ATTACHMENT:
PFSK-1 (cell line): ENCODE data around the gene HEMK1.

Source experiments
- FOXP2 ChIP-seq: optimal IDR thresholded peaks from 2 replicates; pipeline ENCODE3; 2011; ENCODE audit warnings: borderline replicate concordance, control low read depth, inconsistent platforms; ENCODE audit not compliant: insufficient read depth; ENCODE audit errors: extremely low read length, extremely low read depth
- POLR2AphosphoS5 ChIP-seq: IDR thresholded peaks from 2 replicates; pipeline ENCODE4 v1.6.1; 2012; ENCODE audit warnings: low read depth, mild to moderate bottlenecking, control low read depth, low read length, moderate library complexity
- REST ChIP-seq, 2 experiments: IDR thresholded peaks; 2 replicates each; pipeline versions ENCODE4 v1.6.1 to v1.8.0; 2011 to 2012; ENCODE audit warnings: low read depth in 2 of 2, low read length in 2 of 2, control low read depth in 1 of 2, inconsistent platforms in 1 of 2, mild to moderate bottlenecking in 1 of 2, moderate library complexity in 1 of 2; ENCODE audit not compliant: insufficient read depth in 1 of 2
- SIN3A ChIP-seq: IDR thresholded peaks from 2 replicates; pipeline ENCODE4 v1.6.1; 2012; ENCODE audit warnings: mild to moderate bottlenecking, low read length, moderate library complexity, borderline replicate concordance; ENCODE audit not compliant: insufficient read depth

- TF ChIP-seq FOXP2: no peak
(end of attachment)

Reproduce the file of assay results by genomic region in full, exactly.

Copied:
PFSK-1 (cell line): ENCODE data around the gene HEMK1.

Source experiments
- FOXP2 ChIP-seq: optimal IDR thresholded peaks from 2 replicates; pipeline ENCODE3; 2011; ENCODE audit warnings: borderline replicate concordance, control low read depth, inconsistent platforms; ENCODE audit not compliant: insufficient read depth; ENCODE audit errors: extremely low read length, extremely low read depth
- POLR2AphosphoS5 ChIP-seq: IDR thresholded peaks from 2 replicates; pipeline ENCODE4 v1.6.1; 2012; ENCODE audit warnings: low read depth, mild to moderate bottlenecking, control low read depth, low read length, moderate library complexity
- REST ChIP-seq, 2 experiments: IDR thresholded peaks; 2 replicates each; pipeline versions ENCODE4 v1.6.1 to v1.8.0; 2011 to 2012; ENCODE audit warnings: low read depth in 2 of 2, low read length in 2 of 2, control low read depth in 1 of 2, inconsistent platforms in 1 of 2, mild to moderate bottlenecking in 1 of 2, moderate library complexity in 1 of 2; ENCODE audit not compliant: insufficient read depth in 1 of 2
- SIN3A ChIP-seq: IDR thresholded peaks from 2 replicates; pipeline ENCODE4 v1.6.1; 2012; ENCODE audit warnings: mild to moderate bottlenecking, low read length, moderate library complexity, borderline replicate concordance; ENCODE audit not compliant: insufficient read depth

- TF ChIP-seq FOXP2: no peak